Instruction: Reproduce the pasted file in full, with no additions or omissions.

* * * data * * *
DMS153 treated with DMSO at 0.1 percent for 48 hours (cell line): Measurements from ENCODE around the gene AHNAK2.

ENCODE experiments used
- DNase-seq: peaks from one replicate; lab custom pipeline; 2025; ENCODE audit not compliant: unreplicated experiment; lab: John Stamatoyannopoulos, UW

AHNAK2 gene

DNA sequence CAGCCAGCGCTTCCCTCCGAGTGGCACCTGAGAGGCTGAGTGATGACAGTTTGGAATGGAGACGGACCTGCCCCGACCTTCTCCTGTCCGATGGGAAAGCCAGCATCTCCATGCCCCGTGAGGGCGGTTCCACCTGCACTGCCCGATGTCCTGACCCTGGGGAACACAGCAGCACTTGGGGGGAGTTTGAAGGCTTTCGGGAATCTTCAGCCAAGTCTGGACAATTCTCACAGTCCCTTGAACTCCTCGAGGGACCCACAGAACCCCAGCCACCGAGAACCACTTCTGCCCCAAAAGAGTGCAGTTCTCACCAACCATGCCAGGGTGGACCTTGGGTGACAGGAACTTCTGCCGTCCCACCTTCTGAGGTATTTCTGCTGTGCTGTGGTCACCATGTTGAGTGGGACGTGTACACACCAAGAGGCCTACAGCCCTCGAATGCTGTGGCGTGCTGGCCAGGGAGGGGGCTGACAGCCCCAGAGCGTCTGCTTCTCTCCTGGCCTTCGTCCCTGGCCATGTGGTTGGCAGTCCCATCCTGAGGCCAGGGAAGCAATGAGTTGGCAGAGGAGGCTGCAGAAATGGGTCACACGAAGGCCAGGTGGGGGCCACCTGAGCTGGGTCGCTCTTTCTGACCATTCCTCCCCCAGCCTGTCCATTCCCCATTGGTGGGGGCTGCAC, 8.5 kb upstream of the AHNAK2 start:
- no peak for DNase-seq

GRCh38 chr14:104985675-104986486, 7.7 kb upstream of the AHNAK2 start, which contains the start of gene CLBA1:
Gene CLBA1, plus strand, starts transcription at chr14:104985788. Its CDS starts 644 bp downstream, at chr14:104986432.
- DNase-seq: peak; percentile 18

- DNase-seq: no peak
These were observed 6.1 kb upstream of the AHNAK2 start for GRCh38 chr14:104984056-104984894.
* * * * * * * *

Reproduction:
DMS153 treated with DMSO at 0.1 percent for 48 hours (cell line): Measurements from ENCODE around the gene AHNAK2.

ENCODE experiments used
- DNase-seq: peaks from one replicate; lab custom pipeline; 2025; ENCODE audit not compliant: unreplicated experiment; lab: John Stamatoyannopoulos, UW

AHNAK2 gene

DNA sequence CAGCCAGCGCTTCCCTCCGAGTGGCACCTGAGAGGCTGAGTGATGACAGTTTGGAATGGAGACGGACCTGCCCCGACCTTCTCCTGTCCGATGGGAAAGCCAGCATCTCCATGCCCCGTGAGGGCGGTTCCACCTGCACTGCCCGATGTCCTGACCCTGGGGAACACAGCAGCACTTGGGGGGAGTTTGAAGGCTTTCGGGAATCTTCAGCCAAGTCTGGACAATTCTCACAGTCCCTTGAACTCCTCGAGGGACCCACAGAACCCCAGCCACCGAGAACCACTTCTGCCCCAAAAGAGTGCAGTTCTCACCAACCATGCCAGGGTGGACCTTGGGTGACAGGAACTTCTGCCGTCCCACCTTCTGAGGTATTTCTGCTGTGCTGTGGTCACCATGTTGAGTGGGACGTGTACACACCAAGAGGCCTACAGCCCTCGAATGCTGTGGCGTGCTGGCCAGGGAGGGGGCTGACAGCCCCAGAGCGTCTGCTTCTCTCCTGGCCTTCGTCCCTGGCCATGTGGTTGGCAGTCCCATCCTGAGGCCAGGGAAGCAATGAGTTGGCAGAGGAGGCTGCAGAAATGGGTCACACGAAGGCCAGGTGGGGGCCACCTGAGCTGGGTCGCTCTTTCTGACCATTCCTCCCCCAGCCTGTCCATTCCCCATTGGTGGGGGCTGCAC, 8.5 kb upstream of the AHNAK2 start:
- no peak for DNase-seq

GRCh38 chr14:104985675-104986486, 7.7 kb upstream of the AHNAK2 start, which contains the start of gene CLBA1:
Gene CLBA1, plus strand, starts transcription at chr14:104985788. Its CDS starts 644 bp downstream, at chr14:104986432.
- DNase-seq: peak; percentile 18

- DNase-seq: no peak
These were observed 6.1 kb upstream of the AHNAK2 start for GRCh38 chr14:104984056-104984894.